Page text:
Aging Workforce in Singapore
Populations in many developed countries are ageing, and Singapore is no exception. The first batch of post-war baby boomers will reach 65 years of age by 2012. The number of seniors will increase from 8.4% in 2005 to 18.7% in 2030 (refer to Table 1).
According to the 2010 Population Report,
The proportion of residents (i.e. citizens and PRs) aged 65 and above increased from 7.0% of the resident population in 1999 to 8.8% in 2009. Correspondingly, the number of younger residents aged 15-64 for every resident aged 65 and above (i.e. the old-age support ratio) fell from 10.1 in 1999 to 8.3 in 2009 (refer to Table 2). (Singapore Department of Statistics, 2010, p. 4)
Today, one out of every 12 …show more content…
In turn, the hotel will lose its competitiveness if new changes are adopted. Hence, the HR unit in a hotel has to place their older employees in the most relevant training to help them prepare for changes in their current jobs. Besides that, older employees would normally take a longer time to adapt to changes, thus the management has to work out appropriate schedules to help their employees to have a proper balance with their job and trainings.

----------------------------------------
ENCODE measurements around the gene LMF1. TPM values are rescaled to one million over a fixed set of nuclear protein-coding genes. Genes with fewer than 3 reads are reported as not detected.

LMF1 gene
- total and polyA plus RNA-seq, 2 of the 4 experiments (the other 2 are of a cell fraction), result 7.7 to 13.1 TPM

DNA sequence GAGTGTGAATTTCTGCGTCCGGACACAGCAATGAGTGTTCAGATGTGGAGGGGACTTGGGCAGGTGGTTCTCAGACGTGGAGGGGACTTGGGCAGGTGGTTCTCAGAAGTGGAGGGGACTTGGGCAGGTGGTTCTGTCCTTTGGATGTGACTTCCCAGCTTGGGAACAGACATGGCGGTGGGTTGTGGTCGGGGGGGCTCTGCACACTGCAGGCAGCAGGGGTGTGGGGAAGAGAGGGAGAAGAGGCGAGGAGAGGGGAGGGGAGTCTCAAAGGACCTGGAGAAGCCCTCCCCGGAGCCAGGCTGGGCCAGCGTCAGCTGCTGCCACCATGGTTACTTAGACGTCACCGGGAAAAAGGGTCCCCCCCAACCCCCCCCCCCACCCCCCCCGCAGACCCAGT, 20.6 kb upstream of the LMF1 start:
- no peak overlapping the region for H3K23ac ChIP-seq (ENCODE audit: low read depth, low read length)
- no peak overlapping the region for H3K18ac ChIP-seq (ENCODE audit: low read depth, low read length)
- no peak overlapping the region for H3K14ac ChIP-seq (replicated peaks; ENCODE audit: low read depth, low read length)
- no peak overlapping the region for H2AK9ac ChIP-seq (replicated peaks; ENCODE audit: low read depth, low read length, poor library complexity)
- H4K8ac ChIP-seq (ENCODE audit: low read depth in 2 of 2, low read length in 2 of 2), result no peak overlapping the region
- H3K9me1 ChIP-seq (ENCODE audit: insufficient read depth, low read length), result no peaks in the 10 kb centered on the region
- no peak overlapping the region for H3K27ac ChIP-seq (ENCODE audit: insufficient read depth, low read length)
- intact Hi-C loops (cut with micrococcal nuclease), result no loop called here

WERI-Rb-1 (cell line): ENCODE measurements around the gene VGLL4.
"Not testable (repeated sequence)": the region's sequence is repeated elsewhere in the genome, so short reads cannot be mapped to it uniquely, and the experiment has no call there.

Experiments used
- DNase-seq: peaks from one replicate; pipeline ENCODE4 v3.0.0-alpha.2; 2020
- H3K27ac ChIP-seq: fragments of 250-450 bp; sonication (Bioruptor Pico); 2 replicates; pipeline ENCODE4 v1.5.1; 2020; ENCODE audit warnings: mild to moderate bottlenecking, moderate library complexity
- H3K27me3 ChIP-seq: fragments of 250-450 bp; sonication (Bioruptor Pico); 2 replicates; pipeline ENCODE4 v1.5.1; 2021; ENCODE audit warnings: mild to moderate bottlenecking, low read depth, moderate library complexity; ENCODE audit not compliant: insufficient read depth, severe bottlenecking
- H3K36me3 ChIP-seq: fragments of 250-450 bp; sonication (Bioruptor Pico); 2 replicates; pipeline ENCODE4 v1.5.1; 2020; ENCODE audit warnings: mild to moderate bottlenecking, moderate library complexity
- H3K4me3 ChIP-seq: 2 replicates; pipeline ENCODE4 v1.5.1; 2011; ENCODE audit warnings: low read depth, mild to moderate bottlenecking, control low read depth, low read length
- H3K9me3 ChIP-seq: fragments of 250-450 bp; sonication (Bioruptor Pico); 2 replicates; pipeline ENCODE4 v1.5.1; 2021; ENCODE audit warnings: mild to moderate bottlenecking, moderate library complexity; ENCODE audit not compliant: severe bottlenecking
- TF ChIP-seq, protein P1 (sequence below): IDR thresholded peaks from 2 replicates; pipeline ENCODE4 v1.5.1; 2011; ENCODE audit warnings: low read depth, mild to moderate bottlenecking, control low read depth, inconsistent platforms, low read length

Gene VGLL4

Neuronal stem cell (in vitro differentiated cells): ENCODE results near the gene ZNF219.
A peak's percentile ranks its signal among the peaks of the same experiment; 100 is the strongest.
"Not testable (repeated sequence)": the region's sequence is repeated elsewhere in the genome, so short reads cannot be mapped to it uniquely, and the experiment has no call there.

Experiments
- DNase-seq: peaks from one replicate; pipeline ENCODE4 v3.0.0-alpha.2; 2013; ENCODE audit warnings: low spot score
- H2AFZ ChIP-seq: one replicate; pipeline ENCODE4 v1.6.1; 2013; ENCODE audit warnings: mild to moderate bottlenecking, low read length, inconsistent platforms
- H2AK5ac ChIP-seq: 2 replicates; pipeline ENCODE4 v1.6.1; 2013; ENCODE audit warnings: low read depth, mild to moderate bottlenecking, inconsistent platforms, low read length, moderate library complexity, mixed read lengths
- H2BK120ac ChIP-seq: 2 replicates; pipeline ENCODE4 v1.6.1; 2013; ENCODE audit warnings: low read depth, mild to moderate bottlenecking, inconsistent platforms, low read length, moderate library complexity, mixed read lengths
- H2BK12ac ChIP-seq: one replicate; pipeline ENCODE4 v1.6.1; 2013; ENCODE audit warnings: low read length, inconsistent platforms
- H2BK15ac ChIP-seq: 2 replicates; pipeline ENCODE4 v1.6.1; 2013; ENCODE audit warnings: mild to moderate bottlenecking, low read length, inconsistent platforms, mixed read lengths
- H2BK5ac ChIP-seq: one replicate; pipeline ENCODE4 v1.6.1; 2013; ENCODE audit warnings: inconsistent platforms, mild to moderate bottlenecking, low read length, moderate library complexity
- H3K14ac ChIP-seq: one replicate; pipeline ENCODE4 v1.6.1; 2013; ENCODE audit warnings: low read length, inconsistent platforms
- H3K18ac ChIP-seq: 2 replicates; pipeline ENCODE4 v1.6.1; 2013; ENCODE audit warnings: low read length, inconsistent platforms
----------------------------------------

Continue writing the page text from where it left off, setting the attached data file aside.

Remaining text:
D) Older employees tend to have more skills and knowledge in the industry due to the experiences they have gone through. Retaining this skills and knowledge is critical for hotels to ensure that the younger generation will also have these basic skills and knowledge as a platform for them to have an advantage over their competitors.
E) Although there is a need to retain these skills and knowledge, there will definitely be a time when one has to retire. However, the aging workforce is usually reluctant to leave their positions as they are emotionally attached to the hotel. This would be a challenge for the hotel to find ways to recruit younger employees, without resulting in excess